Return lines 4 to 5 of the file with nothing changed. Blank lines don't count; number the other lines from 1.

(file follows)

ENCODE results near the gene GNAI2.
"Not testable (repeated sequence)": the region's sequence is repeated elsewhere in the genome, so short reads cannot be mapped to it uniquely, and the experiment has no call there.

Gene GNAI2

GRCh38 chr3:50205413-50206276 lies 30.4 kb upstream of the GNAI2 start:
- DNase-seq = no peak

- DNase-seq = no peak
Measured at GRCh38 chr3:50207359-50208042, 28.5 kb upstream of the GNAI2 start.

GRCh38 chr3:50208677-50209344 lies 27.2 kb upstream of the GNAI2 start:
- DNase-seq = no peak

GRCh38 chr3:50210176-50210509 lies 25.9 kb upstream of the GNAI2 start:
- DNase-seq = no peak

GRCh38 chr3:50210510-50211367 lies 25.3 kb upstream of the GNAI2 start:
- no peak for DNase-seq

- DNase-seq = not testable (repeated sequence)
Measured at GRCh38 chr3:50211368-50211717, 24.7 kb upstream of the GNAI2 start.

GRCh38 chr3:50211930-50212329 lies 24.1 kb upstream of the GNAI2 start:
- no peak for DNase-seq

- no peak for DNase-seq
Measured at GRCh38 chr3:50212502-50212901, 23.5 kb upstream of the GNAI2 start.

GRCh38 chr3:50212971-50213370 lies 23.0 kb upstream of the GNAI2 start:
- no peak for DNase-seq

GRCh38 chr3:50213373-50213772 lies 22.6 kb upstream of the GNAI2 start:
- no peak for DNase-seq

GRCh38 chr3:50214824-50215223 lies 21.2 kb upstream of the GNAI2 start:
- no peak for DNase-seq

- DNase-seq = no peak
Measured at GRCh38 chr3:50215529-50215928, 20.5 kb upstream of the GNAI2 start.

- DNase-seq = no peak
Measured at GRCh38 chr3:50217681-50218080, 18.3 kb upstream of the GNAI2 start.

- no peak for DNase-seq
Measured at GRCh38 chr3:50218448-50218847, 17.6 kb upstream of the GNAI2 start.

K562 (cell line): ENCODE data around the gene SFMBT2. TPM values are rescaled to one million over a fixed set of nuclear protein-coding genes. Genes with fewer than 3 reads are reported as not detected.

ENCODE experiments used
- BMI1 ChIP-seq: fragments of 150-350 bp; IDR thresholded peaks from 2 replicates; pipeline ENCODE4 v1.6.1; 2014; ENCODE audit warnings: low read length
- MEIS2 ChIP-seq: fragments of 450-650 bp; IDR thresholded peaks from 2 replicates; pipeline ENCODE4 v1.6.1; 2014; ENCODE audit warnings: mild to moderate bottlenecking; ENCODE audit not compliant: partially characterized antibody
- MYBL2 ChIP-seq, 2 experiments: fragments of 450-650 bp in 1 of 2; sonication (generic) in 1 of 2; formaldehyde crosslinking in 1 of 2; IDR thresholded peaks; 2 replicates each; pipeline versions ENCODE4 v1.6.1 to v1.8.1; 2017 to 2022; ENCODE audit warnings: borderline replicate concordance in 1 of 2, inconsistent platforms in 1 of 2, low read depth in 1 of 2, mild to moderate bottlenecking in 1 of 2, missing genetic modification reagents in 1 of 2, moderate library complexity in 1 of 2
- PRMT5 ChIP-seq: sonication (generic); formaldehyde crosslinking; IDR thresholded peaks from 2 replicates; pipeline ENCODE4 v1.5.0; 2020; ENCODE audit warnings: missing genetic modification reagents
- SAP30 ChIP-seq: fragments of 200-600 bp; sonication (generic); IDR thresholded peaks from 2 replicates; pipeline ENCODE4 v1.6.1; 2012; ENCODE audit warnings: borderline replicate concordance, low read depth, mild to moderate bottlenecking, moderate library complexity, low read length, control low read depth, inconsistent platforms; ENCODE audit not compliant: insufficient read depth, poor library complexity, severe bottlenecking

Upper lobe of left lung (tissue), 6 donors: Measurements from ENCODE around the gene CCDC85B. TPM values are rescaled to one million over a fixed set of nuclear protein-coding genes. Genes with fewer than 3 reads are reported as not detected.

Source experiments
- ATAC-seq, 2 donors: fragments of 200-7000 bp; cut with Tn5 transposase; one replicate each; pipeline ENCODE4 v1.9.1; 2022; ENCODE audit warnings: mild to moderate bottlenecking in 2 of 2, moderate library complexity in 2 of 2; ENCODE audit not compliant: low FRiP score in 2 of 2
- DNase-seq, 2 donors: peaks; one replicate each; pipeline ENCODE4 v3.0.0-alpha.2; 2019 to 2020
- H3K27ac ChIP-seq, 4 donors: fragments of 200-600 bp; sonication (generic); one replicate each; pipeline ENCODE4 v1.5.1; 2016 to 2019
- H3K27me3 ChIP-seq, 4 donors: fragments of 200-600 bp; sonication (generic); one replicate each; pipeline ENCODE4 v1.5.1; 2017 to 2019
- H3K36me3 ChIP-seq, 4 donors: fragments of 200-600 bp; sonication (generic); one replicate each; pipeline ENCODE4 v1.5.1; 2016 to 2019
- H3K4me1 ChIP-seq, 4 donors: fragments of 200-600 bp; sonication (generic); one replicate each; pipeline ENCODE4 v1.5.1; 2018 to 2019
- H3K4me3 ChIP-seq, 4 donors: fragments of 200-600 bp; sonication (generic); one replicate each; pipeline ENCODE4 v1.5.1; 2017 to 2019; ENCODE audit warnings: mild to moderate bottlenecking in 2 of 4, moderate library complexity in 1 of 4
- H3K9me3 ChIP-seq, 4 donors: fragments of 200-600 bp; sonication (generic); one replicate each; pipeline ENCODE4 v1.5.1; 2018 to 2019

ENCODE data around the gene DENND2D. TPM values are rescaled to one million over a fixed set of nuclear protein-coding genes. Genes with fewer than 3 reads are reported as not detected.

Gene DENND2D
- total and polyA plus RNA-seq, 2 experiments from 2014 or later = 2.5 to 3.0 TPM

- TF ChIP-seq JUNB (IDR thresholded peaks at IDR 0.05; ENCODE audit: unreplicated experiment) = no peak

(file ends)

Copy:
GRCh38 chr3:50205413-50206276 lies 30.4 kb upstream of the GNAI2 start:
- DNase-seq = no peak